I spent most of yesterday sorting out a few boxes in my storage unit. I have no idea why, but I woke with the feeling that I needed to start getting rid of more of my stuff. I got rid of half of everything Jeff and I owned when I left our home, and a third of what was left when I left my father’s house, but I still have way too much stuff for someone who is somewhat of a nomad, moving from one temporary place to another.
Although I hadn’t intended to, hadn’t even remembered I still had them, I ended up tossing out my grief journals and the letters I wrote to Jeff those first years after his death. I’m sure there was much wisdom in those pages, but there was also too much sorrow and too many tears. No one needs to keep that sort of grief-laden memorabilia. And anyway, if ever I am interested in my thoughts back then, I have hundreds of blog posts and of course, my book Grief: The Great Yearning.
It’s odd, but I don’t feel anything — neither relief that the sorrow is thrown away nor regret that I got rid of the journals. I suppose that means I chose the right time to let them go.
I still have Jeff’s ashes, but it’s getting close to time to get rid of those, too. It might be nice to take them with me on my May trip, and sprinkle tiny amounts in all the places I know he’d love. (Shh. Don’t tell. It’s illegal to dump human remains without a permit, but a teaspoonful here and a smidgeon there spread over hundreds of miles shouldn’t upset the ecology of any area.) Still, the trip is still months away, and anything can happen before I have to decide.
I also threw away the handwritten versions of my books (the first four were completely written by hand, and even parts of the more recently published books were handwritten). I’d been saving them for . . . I don’t know . . . posterity, maybe. But posterity has passed me by, and so far I haven’t needed them to prove my claim that I wrote the books, so it was time to let them go, too.
Some things I did not throw away, such as the binder filled with maps and information about places I’d planned to visit on my cross-country trip two years ago. The most astonishing fact about those pages is that so many were about long-distance hiking trails, including maps. I vaguely remember planning to hike and backpack in the various national lands along the way, figuring that when I hit North Carolina, I’d be ready to hike part of the Mountain to Sea trail. Unfortunately, by the time I got to North Carolina, I could barely walk up stairs. (I’d wrenched my hip in ballet class before I left, and the hiking I did in the beginning and all that driving only made things worse. I’ve been doing piriformis muscle stretches ever since, and maybe this next adventure, though shorter, might be more active.)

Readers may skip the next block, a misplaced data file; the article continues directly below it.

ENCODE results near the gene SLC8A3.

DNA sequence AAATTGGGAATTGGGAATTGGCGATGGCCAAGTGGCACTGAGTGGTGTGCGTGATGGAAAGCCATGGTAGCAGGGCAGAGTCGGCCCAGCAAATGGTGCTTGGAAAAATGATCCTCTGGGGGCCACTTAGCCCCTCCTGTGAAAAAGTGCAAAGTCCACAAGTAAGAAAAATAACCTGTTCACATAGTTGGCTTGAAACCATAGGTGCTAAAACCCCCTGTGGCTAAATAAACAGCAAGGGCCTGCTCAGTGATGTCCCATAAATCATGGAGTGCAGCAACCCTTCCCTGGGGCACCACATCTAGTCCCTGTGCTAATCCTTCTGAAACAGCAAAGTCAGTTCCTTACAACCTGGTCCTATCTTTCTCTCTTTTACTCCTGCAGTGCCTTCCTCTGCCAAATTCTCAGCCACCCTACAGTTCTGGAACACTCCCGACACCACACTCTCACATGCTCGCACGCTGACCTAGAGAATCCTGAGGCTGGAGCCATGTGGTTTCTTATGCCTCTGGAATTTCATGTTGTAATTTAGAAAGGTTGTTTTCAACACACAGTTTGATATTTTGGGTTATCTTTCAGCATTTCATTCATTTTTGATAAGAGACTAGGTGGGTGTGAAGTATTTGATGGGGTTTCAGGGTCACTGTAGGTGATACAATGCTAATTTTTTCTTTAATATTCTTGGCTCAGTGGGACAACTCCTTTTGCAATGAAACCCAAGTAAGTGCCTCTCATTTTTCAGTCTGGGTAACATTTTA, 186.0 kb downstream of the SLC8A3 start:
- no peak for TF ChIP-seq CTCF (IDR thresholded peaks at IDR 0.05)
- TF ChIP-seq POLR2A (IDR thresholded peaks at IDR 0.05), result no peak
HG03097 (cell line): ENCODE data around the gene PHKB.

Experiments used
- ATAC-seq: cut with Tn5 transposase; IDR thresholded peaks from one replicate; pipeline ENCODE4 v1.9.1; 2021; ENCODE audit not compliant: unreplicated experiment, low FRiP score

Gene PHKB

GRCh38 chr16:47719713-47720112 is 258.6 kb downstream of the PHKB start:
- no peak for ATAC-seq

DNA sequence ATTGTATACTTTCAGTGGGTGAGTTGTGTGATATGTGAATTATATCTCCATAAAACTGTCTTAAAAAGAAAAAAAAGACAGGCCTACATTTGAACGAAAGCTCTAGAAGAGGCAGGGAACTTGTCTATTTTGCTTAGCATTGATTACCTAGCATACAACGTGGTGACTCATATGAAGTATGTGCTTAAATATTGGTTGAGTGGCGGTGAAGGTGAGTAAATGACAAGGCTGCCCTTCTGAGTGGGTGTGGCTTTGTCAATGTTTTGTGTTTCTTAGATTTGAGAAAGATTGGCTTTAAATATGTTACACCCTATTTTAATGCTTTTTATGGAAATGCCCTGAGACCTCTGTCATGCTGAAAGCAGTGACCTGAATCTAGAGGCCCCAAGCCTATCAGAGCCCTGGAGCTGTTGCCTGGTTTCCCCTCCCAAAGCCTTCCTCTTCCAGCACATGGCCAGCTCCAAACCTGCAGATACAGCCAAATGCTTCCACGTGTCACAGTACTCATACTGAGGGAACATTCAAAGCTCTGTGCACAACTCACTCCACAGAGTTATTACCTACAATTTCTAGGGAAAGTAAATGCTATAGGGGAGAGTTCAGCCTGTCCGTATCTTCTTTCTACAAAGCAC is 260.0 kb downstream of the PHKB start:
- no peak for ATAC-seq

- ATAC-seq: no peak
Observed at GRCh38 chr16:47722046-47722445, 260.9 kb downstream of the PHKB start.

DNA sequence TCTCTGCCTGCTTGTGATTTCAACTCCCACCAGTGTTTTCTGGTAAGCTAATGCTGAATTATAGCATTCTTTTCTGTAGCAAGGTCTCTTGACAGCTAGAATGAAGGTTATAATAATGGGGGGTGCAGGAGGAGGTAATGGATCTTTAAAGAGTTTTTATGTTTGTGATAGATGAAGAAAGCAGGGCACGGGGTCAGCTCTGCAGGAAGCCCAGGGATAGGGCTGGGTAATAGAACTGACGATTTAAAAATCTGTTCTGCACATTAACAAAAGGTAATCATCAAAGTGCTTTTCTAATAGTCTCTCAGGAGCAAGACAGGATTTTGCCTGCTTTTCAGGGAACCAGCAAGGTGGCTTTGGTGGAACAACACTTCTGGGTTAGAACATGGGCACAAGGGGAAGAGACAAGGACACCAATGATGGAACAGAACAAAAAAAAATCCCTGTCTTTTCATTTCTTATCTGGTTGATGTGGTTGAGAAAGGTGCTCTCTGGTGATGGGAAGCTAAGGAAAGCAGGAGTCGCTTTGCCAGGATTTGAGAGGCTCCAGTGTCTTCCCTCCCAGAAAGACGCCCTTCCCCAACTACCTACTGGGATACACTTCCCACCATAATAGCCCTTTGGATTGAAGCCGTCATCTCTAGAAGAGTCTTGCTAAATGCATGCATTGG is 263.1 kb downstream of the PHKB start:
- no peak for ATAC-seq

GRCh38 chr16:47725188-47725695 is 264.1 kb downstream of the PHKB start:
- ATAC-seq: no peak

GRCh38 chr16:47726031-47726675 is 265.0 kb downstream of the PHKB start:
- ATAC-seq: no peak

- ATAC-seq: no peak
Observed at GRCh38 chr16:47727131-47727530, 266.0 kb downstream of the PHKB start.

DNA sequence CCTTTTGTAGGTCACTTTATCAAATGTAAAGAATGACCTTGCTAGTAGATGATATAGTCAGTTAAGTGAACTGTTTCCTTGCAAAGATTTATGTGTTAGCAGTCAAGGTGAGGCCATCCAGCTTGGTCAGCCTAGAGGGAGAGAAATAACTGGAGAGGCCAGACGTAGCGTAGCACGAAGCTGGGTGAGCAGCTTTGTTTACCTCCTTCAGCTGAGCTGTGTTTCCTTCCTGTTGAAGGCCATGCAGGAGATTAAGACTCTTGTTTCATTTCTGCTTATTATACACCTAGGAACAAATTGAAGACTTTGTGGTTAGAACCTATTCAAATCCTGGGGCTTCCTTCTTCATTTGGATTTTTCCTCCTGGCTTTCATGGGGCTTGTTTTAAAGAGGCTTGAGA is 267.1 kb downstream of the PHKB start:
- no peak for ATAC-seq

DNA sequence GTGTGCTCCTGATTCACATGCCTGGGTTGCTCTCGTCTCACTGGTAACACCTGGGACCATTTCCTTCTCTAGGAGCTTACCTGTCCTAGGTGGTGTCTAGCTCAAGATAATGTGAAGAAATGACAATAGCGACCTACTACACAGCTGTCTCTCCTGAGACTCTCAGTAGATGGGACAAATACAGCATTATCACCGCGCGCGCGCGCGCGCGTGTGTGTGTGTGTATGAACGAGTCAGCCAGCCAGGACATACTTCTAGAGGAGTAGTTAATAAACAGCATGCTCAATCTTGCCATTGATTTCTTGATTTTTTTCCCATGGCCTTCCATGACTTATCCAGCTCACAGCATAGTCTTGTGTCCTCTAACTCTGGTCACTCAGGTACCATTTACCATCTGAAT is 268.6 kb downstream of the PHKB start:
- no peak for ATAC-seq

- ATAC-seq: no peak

One piece of torn paper that I tossed in the trash yesterday while working was picked up by the wind, and so I went dashing after it. (Although I might not have a problem with littering the wilderness with Jeff’s ashes, any other sort of littering is anathema to me.) I have that dusty, wrinkled bit by my side as I type this blog. It was a quote I’d found and jotted down with pencil:
“Let go, trust and just take the first step. The pathway will unfold before you.” That advice comes from The Peace Pilgrim, a 44-year-old woman who set out to walk for peace carrying only a pen, a comb, a toothbrush, and a map, trusting to those she met to supply what she needed, though she never asked for anything. I wish I had her trust, her courage, her zeal. Could I ever just head out on foot with nothing and wait to see what happens?
It’s one thing to let go of possessions that no longer have value, but another thing to just . . . let go.
But maybe . . .
Someday . . .
Meantime, most of my stuff still needs to be sorted, and more gotten rid of. Do you notice I’m using the passive voice? That’s because I don’t want to have to face the reality of who is going to have to do all that work.
Pat Bertram is the author of the suspense novels Unfinished, Madame ZeeZee’s Nightmare, Light Bringer, More Deaths Than One, A Spark of Heavenly Fire, and Daughter Am I. Bertram is also the author of Grief: The Great Yearning, “an exquisite book, wrenching to read, and at the same time full of profound truths.” Connect with Pat on Google+. Like Pat on Facebook.